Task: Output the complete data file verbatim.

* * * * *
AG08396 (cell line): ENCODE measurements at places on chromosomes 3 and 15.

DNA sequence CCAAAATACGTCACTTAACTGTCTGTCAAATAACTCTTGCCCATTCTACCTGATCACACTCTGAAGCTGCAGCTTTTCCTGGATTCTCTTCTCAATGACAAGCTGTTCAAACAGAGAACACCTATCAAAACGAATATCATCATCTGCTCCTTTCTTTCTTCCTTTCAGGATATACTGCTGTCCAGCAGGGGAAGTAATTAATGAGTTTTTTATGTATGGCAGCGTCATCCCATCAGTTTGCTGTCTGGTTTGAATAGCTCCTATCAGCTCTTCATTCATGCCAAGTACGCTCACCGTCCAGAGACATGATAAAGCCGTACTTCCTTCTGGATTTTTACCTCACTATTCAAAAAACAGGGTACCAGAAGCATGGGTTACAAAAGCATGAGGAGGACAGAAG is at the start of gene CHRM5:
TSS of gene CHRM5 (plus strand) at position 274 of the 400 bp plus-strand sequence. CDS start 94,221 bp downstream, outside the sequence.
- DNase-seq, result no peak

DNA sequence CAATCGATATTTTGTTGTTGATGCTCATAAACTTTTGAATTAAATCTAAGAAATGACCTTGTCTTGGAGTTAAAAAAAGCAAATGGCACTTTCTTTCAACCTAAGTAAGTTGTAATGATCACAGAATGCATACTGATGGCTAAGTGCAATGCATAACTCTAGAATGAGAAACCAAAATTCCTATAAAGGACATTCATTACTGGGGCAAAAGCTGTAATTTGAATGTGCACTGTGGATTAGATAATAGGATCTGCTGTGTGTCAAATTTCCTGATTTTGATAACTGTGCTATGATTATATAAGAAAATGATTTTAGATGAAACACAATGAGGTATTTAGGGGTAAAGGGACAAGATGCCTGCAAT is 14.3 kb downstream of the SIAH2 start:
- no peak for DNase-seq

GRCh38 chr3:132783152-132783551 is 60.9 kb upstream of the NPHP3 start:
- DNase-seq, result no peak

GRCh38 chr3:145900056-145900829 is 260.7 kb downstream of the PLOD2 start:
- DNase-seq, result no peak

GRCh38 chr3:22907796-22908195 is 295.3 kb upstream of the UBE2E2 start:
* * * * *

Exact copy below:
AG08396 (cell line): ENCODE measurements at places on chromosomes 3 and 15.

DNA sequence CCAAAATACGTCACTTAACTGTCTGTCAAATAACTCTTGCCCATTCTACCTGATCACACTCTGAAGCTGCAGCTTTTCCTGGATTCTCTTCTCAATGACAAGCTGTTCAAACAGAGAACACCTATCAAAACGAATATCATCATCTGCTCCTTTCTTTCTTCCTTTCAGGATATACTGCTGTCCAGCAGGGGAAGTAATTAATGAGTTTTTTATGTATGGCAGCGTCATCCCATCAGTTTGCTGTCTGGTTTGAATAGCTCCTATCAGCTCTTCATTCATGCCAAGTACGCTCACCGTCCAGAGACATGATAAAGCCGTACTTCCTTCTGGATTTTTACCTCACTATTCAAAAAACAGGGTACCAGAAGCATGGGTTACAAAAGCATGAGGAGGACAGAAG is at the start of gene CHRM5:
TSS of gene CHRM5 (plus strand) at position 274 of the 400 bp plus-strand sequence. CDS start 94,221 bp downstream, outside the sequence.
- DNase-seq, result no peak

DNA sequence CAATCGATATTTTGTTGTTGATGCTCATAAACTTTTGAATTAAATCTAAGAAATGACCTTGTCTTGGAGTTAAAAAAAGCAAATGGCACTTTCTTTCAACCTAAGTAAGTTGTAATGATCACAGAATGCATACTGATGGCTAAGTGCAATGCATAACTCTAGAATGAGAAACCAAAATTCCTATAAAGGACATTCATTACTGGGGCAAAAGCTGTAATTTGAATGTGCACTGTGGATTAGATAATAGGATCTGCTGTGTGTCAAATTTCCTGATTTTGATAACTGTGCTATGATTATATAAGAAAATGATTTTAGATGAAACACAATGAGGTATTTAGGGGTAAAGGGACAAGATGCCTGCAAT is 14.3 kb downstream of the SIAH2 start:
- no peak for DNase-seq

GRCh38 chr3:132783152-132783551 is 60.9 kb upstream of the NPHP3 start:
- DNase-seq, result no peak

GRCh38 chr3:145900056-145900829 is 260.7 kb downstream of the PLOD2 start:
- DNase-seq, result no peak

GRCh38 chr3:22907796-22908195 is 295.3 kb upstream of the UBE2E2 start: